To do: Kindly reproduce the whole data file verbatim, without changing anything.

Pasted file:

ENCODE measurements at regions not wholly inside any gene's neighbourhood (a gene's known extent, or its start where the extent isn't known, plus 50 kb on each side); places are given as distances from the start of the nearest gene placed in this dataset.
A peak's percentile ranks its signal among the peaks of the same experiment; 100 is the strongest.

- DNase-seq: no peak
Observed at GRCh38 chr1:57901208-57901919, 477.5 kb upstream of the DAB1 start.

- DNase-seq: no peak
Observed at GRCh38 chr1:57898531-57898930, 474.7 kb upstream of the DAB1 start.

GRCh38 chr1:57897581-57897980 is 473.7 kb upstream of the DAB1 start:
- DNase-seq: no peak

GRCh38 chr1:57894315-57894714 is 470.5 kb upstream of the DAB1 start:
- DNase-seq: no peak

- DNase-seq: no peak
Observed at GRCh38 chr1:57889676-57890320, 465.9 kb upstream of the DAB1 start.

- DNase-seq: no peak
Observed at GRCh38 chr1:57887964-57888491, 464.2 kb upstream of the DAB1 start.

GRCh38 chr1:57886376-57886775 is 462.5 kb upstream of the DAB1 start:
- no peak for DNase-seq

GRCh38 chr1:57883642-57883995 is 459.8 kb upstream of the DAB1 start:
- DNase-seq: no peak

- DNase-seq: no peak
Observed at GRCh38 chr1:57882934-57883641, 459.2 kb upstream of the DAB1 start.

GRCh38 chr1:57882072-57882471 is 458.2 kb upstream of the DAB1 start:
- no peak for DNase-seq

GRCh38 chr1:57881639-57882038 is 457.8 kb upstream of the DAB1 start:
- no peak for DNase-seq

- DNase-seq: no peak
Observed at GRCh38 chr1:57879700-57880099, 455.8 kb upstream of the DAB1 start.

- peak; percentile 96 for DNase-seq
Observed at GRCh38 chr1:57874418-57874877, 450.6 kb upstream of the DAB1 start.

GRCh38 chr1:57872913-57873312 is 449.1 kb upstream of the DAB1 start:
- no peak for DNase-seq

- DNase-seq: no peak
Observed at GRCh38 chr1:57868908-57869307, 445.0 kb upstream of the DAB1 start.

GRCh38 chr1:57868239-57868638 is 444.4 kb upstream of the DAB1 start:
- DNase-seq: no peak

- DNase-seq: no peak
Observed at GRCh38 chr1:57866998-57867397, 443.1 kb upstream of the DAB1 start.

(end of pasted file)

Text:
ENCODE measurements at regions not wholly inside any gene's neighbourhood (a gene's known extent, or its start where the extent isn't known, plus 50 kb on each side); places are given as distances from the start of the nearest gene placed in this dataset.
A peak's percentile ranks its signal among the peaks of the same experiment; 100 is the strongest.

- DNase-seq: no peak
Observed at GRCh38 chr1:57901208-57901919, 477.5 kb upstream of the DAB1 start.

- DNase-seq: no peak
Observed at GRCh38 chr1:57898531-57898930, 474.7 kb upstream of the DAB1 start.

GRCh38 chr1:57897581-57897980 is 473.7 kb upstream of the DAB1 start:
- DNase-seq: no peak

GRCh38 chr1:57894315-57894714 is 470.5 kb upstream of the DAB1 start:
- DNase-seq: no peak

- DNase-seq: no peak
Observed at GRCh38 chr1:57889676-57890320, 465.9 kb upstream of the DAB1 start.

- DNase-seq: no peak
Observed at GRCh38 chr1:57887964-57888491, 464.2 kb upstream of the DAB1 start.

GRCh38 chr1:57886376-57886775 is 462.5 kb upstream of the DAB1 start:
- no peak for DNase-seq

GRCh38 chr1:57883642-57883995 is 459.8 kb upstream of the DAB1 start:
- DNase-seq: no peak

- DNase-seq: no peak
Observed at GRCh38 chr1:57882934-57883641, 459.2 kb upstream of the DAB1 start.

GRCh38 chr1:57882072-57882471 is 458.2 kb upstream of the DAB1 start:
- no peak for DNase-seq

GRCh38 chr1:57881639-57882038 is 457.8 kb upstream of the DAB1 start:
- no peak for DNase-seq

- DNase-seq: no peak
Observed at GRCh38 chr1:57879700-57880099, 455.8 kb upstream of the DAB1 start.

- peak; percentile 96 for DNase-seq
Observed at GRCh38 chr1:57874418-57874877, 450.6 kb upstream of the DAB1 start.

GRCh38 chr1:57872913-57873312 is 449.1 kb upstream of the DAB1 start:
- no peak for DNase-seq

- DNase-seq: no peak
Observed at GRCh38 chr1:57868908-57869307, 445.0 kb upstream of the DAB1 start.

GRCh38 chr1:57868239-57868638 is 444.4 kb upstream of the DAB1 start:
- DNase-seq: no peak

- DNase-seq: no peak
Observed at GRCh38 chr1:57866998-57867397, 443.1 kb upstream of the DAB1 start.